What 2020 Has Taught me

I always tell my kids when they go through a tough time or a set back in life to focus on the positive. Find the lesson you have learned and look at the good in a situation. Even in the depths of grief and despair you can find good. So, I decided maybe I should take my own advice, and dig deep to find the lessons from 2020. Here is my list, they are in no particular order and this is not exhaustive, as I am sure there are plenty more things I have learned, so I will continue to ponder. What about you? What would you add to this list for yourself?

  1. Don’t ever underestimate being prepared. I am typically someone who does plan ahead. I don’t like to wait to the last minute to pack, to plan meals, etc. But what I didn’t typically do was stock up on necessities, like toilet paper! 2020 taught me to be sure to have the bare necessities on hand at all times.
  2. Creating community is very important. We created all kinds of communities in various ways. One community that I am taking with me into 2021 and beyond is a small group of ladies we now call, “The Dream Team.” We were supposed to plan a Post Prom together in 2020, but instead we created friendships and bonded over the misery of the disappointments our 18 year olds experienced being seniors and starting college. 2020 gave me a great group of new friends!
  3. Family dinners are important. We always made time in our home for family dinners, as much as possible. The pandemic has given us so much more time to sit together and eat. Not only do we gather together, we also spend ample amount of time after dinner at the table chatting. Even though we are in the same home all day together, with work/school, dinner is still our time to catch up with our day.
  4. Church is more than Sunday morning worship. Everyone learned to accommodate remote worship. Church leaders have learned to be so creative! From live streaming worship, to drive-in worship and everything in between. But I think we learned that church has to be a verb. Neighbors taking care of neighbors, that is also church. Also, the amount of people that can be reached with online worship is far beyond anything we would ever see in a building on a Sunday morning, but if you are not creating community, worship isn’t going to be enough.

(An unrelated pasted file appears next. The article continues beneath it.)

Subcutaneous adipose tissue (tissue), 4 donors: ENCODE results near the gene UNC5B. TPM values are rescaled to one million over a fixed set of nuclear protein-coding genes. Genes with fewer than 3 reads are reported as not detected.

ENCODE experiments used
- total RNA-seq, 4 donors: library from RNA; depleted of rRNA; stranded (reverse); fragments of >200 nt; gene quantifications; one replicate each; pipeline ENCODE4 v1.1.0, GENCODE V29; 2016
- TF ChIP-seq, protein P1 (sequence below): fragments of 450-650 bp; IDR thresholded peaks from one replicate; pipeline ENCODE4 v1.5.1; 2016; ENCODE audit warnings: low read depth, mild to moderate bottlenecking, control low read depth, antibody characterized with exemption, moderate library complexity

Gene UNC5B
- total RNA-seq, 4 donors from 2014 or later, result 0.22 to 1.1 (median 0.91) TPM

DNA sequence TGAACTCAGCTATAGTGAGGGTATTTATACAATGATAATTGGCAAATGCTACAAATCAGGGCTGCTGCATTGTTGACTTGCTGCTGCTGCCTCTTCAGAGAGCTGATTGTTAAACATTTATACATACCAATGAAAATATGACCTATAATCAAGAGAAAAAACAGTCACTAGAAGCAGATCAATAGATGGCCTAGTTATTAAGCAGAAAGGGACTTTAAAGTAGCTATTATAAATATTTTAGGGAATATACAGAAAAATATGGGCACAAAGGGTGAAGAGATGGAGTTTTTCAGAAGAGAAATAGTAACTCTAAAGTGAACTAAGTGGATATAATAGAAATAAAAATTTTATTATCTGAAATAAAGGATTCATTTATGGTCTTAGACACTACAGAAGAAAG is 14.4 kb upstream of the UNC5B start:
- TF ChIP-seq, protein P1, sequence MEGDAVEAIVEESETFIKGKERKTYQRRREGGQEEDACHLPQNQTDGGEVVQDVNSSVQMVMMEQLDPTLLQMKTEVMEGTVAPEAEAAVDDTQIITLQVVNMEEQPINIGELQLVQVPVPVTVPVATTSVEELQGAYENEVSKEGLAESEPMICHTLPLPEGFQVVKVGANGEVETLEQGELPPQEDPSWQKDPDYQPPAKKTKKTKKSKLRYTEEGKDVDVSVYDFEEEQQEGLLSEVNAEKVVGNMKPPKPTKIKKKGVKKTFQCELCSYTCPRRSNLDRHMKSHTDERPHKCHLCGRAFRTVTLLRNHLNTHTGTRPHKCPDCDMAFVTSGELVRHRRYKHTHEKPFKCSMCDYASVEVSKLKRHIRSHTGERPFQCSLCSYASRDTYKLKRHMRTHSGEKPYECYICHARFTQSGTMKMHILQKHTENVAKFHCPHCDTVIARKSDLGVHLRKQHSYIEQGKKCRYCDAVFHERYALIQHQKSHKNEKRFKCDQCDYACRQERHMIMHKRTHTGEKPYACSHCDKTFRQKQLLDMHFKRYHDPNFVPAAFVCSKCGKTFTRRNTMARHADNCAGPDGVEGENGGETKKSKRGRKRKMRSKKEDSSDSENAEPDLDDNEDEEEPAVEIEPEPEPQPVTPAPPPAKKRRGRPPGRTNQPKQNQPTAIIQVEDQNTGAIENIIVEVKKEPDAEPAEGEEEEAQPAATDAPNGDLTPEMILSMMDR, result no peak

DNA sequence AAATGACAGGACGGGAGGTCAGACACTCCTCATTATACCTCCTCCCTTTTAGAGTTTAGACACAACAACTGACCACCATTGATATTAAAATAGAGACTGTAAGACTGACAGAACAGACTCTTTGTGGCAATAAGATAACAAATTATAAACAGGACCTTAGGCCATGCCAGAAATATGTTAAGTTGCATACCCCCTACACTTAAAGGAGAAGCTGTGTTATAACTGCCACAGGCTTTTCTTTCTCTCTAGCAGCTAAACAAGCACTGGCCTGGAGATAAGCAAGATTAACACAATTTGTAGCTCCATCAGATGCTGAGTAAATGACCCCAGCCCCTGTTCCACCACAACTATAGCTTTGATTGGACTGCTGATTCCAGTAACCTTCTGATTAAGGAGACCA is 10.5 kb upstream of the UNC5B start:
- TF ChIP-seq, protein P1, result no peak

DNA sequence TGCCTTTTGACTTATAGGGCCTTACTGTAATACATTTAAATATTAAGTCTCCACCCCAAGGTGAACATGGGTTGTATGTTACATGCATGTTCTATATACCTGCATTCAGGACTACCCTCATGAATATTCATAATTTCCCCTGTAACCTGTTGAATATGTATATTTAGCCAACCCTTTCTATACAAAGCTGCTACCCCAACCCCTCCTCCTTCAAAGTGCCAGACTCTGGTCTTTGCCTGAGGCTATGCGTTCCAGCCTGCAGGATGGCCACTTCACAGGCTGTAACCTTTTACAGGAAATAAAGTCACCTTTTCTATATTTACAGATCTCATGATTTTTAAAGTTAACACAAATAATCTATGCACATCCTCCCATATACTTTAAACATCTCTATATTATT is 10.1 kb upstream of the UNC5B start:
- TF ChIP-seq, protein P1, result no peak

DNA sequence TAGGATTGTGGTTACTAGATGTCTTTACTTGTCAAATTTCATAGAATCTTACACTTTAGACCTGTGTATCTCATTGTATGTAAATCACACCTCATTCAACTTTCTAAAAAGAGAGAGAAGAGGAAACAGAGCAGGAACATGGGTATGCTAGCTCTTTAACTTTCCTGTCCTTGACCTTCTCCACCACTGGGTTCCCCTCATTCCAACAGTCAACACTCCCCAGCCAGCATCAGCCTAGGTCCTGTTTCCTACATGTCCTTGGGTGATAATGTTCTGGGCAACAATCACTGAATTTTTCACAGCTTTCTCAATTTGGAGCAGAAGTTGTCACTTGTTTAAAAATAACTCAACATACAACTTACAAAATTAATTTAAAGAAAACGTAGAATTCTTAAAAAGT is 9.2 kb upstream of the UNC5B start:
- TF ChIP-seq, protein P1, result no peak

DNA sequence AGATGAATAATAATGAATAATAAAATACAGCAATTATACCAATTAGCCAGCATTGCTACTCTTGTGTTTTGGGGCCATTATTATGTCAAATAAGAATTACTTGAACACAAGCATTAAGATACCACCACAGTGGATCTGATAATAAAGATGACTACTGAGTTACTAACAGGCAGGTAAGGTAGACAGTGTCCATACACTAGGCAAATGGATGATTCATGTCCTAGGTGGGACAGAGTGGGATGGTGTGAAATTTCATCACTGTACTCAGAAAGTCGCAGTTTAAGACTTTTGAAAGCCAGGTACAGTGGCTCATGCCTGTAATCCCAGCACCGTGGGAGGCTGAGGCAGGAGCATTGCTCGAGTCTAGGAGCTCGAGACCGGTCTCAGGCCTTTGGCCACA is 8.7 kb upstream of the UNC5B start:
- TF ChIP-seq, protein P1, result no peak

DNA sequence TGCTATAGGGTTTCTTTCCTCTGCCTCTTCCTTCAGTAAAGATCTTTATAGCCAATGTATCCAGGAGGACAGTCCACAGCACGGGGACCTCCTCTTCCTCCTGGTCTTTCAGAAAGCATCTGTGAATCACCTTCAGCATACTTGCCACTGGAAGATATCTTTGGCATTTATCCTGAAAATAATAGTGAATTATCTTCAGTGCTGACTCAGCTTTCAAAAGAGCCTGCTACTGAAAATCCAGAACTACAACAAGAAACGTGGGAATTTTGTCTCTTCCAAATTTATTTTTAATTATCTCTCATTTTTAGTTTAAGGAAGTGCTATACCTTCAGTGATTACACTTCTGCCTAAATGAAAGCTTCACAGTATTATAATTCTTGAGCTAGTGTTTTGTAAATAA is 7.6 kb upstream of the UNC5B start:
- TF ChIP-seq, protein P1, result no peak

5. Breaking tradition can be very refreshing. Nothing has been “typical” about 2020. But for our family, a high school graduation celebration became something that had to be reimagined. The Senior Parade (Seniors were in their cars driving a route around town) was such a fun event, and it would never have happened without the pandemic. I also had to scramble to recreate a long standing tradition of a youth conference that I help head up at work, and after almost 50 years, we pulled together a virtual event. These are just a couple things out of many traditions that were broken for our family this year, but we still made so many memories together!
  6. Time is relative and timing is everything. What day is it anyway? We all lost our sense of time this year! No one knows what day it is. and how in the world is it already the end of December? In a sense, time slowed down, calendars cleared and it felt like we had all the time in the world. The lesson I learned was make each moment count otherwise days slip by. We made a move this year, in the middle of summer right before sending our daughter to college, and it was by far a great decision. In the midst of it, I was going crazy, but once we sent our baby off to school, I was so happy to have a fresh start. The timing was perfect, and it gave me something to focus on other than a quiet, empty home.